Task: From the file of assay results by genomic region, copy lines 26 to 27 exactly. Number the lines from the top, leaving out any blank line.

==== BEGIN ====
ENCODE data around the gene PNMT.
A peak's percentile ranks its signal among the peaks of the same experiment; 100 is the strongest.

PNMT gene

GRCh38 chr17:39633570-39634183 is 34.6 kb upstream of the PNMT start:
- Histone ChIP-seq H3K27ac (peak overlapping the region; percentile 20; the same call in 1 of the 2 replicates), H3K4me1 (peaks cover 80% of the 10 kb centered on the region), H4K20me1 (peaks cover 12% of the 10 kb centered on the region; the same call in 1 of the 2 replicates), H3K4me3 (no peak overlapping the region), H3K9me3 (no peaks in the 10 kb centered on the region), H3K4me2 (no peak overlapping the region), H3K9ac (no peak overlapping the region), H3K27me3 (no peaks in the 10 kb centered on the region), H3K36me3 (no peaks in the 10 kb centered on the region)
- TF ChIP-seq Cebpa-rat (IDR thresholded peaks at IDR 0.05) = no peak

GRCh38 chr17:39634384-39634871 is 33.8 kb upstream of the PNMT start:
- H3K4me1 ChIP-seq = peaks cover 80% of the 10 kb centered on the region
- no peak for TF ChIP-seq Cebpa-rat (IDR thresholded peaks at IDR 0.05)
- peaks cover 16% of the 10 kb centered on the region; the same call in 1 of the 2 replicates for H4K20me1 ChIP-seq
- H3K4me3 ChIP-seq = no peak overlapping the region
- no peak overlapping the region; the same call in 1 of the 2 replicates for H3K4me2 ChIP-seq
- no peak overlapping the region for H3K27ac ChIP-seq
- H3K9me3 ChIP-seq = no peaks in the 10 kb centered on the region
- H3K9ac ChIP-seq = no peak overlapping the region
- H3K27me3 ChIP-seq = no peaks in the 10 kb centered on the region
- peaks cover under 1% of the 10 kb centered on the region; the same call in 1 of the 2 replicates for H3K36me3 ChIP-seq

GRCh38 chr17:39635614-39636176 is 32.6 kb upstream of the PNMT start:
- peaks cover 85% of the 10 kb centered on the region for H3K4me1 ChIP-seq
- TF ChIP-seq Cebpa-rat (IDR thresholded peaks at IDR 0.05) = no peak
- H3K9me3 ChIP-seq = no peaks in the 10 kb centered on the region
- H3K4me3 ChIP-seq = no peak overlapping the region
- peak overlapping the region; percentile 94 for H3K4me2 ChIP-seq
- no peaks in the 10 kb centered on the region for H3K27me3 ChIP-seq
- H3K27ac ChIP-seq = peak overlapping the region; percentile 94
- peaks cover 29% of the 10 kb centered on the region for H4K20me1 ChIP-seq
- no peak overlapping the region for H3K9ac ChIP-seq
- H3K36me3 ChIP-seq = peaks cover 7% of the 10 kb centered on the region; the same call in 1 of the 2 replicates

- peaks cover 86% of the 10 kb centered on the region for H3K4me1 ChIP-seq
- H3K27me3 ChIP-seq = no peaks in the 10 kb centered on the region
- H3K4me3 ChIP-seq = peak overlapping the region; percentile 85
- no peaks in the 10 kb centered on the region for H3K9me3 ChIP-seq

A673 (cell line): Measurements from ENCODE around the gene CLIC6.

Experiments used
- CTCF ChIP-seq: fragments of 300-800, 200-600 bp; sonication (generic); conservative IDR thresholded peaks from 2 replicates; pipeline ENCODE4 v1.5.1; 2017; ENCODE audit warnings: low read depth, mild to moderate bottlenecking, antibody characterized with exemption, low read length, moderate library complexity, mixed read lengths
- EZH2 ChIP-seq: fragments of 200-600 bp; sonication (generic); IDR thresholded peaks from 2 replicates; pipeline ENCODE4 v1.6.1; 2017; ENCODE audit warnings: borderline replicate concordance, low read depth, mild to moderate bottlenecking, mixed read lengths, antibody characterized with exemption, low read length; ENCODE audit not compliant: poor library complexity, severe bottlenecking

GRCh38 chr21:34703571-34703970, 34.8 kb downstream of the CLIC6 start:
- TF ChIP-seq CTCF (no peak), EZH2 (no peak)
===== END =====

- peaks cover 29% of the 10 kb centered on the region for H4K20me1 ChIP-seq
- no peak overlapping the region for H3K9ac ChIP-seq